This video is about overweight, obesity and PEMFs. It is based on a blog on

Carrying excess weight has significant health implications beyond what is traditionally talked about. Overweight is a body mass index [BMI] of 25 to 30. Obesity is a BMI over 30. Weight related problems include high blood pressure, diabetes, heart disease, gallbladder disease, arthritis, sleep apnea, increased cancer risk, skin aging and others.

The underlying cause of many of these conditions is inflammation. This quiet, constant, background inflammation has been found to be caused by the fatty tissue itself, in those carrying extra weight. The more weight, the more inflammation. Even adolescents who are overweight have been to have elevated inflammation markers in the blood. The damage in the body caused by chronic inflammation happens over years and decades. It is not an overnight problem. There are many resources available for weight control and reduction and this should be an important goal to pursue. For most people with excess weight, returning to normal weight becomes a lifelong challenge. I’m not going to get into how to reduce excess weight or how to prevent excess weight gain.

Instead, I want to focus on what is less often discussed, and, that is, inflammation and how PEMFs can help today to reduce the consequences of the chronic inflammation associated with excess weight. Reducing inflammation is much more easily attainable than losing weight, and at the same time helps with most of the health conditions associated with excess weight.

So, let’s begin. The fatty tissue throughout the body functions as an energy storage organ. The distribution of fat in the body is important too. There is the fat under the skin and fat inside the belly. Fat inside the belly is called the visceral fat compartment. This produces the so-called Apple body shape. The visceral fat has a larger role in increasing the risk of inflammation, insulin resistance, diabetes and cholesterol problems. In fact, all fatty tissue acts as an endocrine organ producing many molecules, called adipokines.

Adipokines can act as hormones. Two of at least 5 adipokines, you may have heard about, are called leptin and adiponectin. While these adipokines are produced in normal fatty tissue, most are produced in much higher amounts with excess weight. These adipokines are very active in the metabolism of the body from within the fatty tissue itself, messing with the way it normally works. Leptin and adiponectin are part of a class of molecules called cytokines. Cytokines improve communication between cells.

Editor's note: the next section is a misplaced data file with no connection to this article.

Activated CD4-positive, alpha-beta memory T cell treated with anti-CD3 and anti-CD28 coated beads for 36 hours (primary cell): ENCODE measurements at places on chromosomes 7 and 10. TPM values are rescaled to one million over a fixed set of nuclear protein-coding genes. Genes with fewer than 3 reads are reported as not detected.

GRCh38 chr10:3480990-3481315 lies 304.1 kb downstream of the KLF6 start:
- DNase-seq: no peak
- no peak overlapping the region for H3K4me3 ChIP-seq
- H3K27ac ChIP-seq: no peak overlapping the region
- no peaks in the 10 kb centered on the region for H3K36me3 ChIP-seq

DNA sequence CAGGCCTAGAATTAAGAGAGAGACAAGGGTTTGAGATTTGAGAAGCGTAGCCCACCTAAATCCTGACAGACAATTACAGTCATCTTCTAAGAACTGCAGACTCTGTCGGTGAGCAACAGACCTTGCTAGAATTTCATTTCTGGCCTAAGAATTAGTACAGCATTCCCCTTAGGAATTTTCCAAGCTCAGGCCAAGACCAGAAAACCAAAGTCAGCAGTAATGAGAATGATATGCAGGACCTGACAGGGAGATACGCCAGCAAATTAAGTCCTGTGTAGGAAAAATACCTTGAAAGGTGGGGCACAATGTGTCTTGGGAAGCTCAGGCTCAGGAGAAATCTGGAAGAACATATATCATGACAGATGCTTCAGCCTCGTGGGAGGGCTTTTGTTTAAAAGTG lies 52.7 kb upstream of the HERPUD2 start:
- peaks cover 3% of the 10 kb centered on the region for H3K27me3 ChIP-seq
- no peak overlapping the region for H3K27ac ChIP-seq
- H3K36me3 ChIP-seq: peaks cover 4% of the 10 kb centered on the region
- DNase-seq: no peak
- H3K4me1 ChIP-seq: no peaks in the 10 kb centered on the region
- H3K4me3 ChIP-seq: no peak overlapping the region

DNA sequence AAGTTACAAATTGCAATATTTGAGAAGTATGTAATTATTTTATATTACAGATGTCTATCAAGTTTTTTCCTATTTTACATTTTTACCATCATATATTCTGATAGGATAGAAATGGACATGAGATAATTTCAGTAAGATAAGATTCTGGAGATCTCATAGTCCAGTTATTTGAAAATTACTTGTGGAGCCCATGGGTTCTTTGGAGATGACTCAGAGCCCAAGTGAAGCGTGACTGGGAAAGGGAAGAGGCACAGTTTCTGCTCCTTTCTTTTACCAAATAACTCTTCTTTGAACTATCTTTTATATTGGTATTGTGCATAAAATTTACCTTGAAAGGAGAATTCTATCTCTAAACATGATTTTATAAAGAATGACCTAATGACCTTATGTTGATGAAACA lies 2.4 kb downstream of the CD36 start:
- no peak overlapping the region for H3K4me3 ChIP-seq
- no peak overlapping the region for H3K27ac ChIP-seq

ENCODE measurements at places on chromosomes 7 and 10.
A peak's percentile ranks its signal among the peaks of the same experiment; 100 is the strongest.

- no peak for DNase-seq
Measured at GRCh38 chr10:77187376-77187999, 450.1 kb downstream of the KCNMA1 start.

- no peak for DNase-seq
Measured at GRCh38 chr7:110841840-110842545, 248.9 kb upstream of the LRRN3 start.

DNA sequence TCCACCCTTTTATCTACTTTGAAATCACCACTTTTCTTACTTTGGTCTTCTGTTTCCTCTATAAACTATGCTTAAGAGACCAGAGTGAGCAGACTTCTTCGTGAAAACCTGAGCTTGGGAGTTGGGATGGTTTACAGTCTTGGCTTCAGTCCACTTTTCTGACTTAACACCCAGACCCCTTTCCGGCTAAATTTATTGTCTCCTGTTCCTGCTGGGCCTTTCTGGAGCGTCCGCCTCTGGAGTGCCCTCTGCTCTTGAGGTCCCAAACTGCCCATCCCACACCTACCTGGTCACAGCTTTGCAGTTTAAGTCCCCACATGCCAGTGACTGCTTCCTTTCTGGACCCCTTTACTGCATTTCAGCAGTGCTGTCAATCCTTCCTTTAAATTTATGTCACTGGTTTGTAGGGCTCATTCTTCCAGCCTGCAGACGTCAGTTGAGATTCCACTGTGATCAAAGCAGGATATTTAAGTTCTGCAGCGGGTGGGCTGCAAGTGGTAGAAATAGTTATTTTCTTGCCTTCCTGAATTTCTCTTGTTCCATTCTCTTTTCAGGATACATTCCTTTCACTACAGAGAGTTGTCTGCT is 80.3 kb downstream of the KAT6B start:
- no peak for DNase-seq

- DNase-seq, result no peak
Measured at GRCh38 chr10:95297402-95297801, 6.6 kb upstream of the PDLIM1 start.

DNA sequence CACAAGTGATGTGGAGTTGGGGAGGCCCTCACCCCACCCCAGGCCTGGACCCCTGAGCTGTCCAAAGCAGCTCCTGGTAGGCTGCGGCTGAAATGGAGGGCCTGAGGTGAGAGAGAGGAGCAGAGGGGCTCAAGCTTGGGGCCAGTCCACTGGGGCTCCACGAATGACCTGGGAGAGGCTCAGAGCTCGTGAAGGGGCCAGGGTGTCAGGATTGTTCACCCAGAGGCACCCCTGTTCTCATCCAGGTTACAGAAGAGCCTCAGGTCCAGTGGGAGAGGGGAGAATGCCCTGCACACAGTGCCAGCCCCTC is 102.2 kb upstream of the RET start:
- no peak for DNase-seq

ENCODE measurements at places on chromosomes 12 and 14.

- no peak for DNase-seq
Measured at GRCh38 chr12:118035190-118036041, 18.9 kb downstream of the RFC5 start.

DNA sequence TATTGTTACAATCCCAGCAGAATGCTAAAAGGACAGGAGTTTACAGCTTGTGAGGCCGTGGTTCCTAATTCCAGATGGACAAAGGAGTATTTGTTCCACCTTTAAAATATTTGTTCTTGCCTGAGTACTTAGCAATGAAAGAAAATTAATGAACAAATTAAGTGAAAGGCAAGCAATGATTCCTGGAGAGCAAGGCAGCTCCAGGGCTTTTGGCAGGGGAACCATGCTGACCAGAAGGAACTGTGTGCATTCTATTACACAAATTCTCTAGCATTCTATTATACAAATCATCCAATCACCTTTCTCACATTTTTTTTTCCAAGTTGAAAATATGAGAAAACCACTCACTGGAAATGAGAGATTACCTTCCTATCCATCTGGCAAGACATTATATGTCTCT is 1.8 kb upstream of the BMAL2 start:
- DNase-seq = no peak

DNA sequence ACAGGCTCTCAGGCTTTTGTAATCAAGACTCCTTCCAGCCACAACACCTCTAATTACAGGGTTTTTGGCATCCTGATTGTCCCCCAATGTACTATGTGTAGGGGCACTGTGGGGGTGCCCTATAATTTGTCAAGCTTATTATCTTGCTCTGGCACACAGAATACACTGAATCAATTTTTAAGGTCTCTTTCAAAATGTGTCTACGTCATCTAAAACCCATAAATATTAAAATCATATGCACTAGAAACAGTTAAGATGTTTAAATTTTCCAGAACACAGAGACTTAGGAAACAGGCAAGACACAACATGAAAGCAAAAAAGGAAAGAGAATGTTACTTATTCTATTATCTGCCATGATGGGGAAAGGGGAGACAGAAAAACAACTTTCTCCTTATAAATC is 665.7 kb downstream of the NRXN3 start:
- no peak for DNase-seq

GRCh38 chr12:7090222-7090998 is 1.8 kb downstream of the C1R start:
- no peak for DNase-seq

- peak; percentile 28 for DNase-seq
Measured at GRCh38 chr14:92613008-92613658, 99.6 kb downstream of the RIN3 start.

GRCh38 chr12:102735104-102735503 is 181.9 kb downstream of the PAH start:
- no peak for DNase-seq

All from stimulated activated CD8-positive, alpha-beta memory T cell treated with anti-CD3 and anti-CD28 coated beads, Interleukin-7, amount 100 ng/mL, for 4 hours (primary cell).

Leptin is a pro-inflammatory cytokine, which can cause inflammation throughout the body. The inflammation in fatty tissue further INCREASES leptin levels leading to even further fat development – a vicious circle. Adiponectin is an anti-inflammatory cytokine, working to balance the effects of the pro-inflammatory cytokines. It enhances insulin actions, helps glucose levels and protects the vascular system. The amount of adiponectin DECREASES with increasing obesity. Lower adiponectin levels allow more inflammation and increase the risk for osteopenia and osteoporosis and fatty liver. PEMFs are well-known to reduce inflammatory cytokines and increase anti-inflammatory cytokines. There is a blog on explaining how PEMFs reduce inflammation by affecting adenosine and the adenosine receptor.

PEMFs can help excess weight and obesity in several ways:

  1. by reducing the levels of proinflammatory cytokines
  2. reducing the production of fat,
  3. increasing adiponectin and decreasing leptin levels,
  4. breaking down fat cells and
  5. reducing appetite.

Since the visceral abdominal fat compartment is the greatest source of inflammation with obesity, applying PEMFs to the abdomen with a wide enough applicator, at an optimal intensity, daily, will significantly help with visceral inflammation and prevent the release of pro-inflammatory weight-related cytokines throughout the body.

A better option would be to apply sufficient intensity whole-body PEMFs to help inflammation in not only in the visceral abdominal fat and the fat under the skin, but also the systemic effects of the inflammation caused by the release of inflammatory molecules by any excess fat.

You can read more about obesity and inflammation in my book, Power Tools for Health and the adenosine blog and the obesity blog on the website.